Confidence intervals are used to help you get a better feel for your estimated value. Confidence intervals are like nets. You don't know what the TRUE proportion value is so you throw a net (find a confidence interval based upon a survey). The confidence level indicates the percentage of times your net would "catch" the true population value. Alpha (which is 1 minus the confidence level), then indicates the percentage of times the net would NOT "catch" the true population value. When you are creating a 90% Confidence interval, what you are saying is that 90% of the time, the interval you find will contain the true parameter value. A 95% Confidence interval says that 95% of the time, the interval will contain the true parameter value.
There is another inherit relationship between the size or width of the interval and the confidence level chosen. The higher the confidence, the larger the interval will be because you want to be sure to include the true value more of the time.
At the following web address: Confidence Interval Applet, you will find another applet to play with. This applet assumes your population is the standard normal distribution. When you first load the page, it will have randomly created and plotted 50 confidence intervals for alpha = 0.05. Underneath the graph, a count is kept of the number of intervals that do NOT contain the true mean, 0. You will notice these intervals are colored red on the graph. When you click on "More intervals!", the applet will generate another 50 confidence intervals for the given alpha and the results at the bottom will also keep a running total. When you change the alpha, the counts will start over. Black lines are CIs that contain the true mean. Red lines are CIs that do NOT include the true mean.
Also an additional website applet to check out is: http://www.ruf.rice.edu/~lane/stat_sim/conf_interval/index.html. This applet also lets you visually see 95% and 99% Confidence intervals as they are simulated. It also keeps track of the number of intervals which did not contain the mean, so you can easily compare it to the confidence level. The orange lines are 95% CIs that include the true mean. The blue tips indicate the width of the 99% CIs that include the true mean. Red lines are 95% CIs that did NOT include the true mean and the white lines are 99% CIs that did NOT include the true mean.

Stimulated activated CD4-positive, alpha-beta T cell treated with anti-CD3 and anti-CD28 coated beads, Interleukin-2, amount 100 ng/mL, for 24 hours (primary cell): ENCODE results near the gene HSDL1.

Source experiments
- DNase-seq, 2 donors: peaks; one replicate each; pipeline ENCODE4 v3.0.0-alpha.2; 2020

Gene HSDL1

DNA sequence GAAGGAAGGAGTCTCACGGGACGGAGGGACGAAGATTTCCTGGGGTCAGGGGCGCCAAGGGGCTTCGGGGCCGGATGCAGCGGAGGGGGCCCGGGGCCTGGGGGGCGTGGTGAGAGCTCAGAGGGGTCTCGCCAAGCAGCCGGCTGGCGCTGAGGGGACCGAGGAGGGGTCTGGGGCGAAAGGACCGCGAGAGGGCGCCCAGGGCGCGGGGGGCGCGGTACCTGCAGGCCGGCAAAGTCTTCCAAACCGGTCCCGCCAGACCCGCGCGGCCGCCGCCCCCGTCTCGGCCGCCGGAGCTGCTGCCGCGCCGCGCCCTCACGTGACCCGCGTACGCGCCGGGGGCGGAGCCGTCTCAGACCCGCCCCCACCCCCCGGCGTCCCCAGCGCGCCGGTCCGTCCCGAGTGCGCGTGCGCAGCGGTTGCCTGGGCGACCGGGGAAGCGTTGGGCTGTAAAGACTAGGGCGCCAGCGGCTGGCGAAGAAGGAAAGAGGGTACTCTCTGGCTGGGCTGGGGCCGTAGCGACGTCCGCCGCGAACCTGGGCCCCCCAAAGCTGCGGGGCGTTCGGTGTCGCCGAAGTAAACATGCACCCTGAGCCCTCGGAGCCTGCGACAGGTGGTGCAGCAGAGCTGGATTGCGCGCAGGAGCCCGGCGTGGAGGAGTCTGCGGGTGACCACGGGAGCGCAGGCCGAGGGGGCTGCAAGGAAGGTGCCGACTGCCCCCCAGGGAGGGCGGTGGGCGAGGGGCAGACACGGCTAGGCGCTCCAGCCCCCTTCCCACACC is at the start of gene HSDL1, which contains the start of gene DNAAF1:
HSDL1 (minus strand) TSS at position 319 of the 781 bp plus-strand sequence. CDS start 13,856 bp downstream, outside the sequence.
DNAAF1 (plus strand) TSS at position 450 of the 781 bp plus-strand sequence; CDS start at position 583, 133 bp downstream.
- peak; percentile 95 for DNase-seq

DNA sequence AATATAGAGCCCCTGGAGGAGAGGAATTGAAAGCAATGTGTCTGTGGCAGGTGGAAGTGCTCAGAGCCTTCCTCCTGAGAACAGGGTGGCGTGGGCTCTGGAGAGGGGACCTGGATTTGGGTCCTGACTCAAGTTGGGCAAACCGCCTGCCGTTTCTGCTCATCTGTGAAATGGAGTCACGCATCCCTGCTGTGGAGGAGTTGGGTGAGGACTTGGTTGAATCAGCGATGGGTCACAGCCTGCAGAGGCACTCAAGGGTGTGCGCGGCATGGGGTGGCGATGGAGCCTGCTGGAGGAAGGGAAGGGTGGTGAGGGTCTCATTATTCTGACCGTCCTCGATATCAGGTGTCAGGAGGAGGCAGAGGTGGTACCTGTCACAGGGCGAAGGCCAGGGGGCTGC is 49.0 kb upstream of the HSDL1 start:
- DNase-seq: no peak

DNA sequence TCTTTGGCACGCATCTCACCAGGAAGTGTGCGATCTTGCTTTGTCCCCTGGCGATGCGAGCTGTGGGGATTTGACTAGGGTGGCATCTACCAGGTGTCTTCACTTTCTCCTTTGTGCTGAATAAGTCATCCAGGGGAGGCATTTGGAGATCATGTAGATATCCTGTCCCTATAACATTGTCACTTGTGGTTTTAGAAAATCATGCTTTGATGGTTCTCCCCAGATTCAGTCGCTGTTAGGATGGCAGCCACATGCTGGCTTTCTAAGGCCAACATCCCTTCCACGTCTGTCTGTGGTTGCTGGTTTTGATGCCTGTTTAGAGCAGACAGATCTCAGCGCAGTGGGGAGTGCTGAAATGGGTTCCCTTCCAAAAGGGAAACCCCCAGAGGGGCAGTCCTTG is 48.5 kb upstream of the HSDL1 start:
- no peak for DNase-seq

With these applets, the TRUE population value is known and they are counting how many of the confidence intervals based on randomly generated samples "catch" the true value.
What you should observe is that the percentage that do not contain the mean will be VERY close to the alpha value.
Using the first applet, select an alpha value and click on "More intervals!" until you have a total of 1000 intervals. Then take note of the number of intervals which did NOT contain the mean and compare to the alpha level. Try this for a number of different alphas. Then come back here and share your results and how this exercise helped your understanding of confidence intervals.
Additionally visit and explore the second website. Simulate at least 5000 intervals and note the proportion that contained the mean. Note how the proportions correspond to the confidence levels. Come back and report your findings.
Here I will explain what I noticed by using the applets; you should also visit the websites in order to try these as well.
1. The first applet:
When I generated a total of 1000 intervals, here are the results:
alpha level Number of intervals that did NOT contain the mean
This solution discusses the two applets. Results are communicated.